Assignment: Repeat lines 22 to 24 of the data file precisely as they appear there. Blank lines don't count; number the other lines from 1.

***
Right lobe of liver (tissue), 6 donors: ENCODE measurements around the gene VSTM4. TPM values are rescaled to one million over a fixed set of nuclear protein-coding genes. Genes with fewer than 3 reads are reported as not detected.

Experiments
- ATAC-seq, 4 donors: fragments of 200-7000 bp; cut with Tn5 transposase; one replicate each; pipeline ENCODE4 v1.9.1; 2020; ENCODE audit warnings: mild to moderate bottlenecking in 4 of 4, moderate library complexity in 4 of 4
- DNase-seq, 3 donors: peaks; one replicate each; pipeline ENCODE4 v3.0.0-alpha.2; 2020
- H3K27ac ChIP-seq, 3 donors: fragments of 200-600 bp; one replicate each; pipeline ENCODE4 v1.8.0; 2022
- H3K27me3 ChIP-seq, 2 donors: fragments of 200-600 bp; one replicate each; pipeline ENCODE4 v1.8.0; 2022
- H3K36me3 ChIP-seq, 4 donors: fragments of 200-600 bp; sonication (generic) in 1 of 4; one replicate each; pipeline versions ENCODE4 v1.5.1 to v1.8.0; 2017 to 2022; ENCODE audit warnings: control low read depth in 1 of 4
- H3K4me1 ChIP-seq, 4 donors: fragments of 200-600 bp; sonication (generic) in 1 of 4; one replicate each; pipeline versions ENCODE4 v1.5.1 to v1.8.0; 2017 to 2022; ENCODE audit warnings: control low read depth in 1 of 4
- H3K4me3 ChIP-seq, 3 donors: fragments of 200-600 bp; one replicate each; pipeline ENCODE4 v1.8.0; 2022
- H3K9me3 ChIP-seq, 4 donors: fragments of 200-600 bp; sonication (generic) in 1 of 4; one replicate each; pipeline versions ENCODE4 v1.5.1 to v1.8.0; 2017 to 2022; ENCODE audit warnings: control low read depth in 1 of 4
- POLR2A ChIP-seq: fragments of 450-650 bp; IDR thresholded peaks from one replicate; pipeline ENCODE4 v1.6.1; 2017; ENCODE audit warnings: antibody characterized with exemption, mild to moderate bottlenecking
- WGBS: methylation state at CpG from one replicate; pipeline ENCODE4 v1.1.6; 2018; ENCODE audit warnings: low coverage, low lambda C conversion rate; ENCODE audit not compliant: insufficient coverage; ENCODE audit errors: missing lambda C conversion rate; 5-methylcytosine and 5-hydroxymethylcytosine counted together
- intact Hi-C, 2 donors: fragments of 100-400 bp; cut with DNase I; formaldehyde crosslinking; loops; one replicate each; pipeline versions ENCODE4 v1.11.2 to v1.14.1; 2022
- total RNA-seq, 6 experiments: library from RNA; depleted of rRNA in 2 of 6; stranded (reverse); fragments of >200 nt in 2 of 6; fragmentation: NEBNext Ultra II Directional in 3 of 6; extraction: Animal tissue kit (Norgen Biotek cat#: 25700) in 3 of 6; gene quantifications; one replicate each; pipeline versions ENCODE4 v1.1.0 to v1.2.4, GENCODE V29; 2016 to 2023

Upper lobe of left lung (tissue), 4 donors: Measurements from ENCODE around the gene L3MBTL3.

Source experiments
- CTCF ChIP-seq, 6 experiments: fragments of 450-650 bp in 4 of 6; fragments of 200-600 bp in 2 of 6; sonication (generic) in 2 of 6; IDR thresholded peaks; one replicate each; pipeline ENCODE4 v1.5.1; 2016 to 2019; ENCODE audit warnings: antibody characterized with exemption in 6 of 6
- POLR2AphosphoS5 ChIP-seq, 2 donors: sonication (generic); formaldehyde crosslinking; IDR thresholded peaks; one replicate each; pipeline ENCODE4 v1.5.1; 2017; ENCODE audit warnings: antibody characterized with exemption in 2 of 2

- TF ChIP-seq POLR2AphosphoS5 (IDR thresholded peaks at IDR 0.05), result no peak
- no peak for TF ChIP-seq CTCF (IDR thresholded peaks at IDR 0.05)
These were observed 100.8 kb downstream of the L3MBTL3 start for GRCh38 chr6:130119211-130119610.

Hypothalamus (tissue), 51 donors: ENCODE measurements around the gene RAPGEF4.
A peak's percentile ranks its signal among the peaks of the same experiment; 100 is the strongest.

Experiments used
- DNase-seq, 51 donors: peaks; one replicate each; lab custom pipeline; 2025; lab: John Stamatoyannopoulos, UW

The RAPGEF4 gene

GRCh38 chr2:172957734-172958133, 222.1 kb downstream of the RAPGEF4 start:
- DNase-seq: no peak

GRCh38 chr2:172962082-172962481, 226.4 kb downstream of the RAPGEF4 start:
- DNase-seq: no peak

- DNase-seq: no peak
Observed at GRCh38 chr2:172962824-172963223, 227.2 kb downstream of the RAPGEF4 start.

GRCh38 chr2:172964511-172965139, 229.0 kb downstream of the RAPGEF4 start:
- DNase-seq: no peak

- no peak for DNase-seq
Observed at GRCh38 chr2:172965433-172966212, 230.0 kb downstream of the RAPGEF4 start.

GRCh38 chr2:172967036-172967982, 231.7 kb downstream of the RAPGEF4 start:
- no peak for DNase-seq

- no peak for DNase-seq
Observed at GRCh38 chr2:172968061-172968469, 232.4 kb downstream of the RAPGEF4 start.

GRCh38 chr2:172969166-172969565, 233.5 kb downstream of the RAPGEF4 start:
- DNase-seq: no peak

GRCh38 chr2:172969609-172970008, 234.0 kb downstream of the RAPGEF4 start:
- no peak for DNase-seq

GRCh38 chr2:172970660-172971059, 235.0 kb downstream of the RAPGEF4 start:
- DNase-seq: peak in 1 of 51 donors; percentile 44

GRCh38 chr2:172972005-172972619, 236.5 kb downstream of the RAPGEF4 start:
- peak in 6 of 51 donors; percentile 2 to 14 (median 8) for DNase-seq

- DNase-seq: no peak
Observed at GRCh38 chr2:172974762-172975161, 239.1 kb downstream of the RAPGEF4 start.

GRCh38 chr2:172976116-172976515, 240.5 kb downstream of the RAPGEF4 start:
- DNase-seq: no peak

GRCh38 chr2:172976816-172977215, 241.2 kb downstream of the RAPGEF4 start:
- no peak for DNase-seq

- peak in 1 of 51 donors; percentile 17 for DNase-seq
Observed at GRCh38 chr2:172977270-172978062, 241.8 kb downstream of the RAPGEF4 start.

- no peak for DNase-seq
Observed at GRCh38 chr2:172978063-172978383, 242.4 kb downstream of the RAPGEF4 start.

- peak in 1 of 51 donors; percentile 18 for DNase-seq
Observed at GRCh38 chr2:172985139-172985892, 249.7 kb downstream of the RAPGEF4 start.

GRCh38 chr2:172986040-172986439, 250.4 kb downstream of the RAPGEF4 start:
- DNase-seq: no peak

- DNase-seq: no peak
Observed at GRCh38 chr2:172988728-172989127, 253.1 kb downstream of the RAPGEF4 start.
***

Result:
Hypothalamus (tissue), 51 donors: ENCODE measurements around the gene RAPGEF4.
A peak's percentile ranks its signal among the peaks of the same experiment; 100 is the strongest.

Experiments used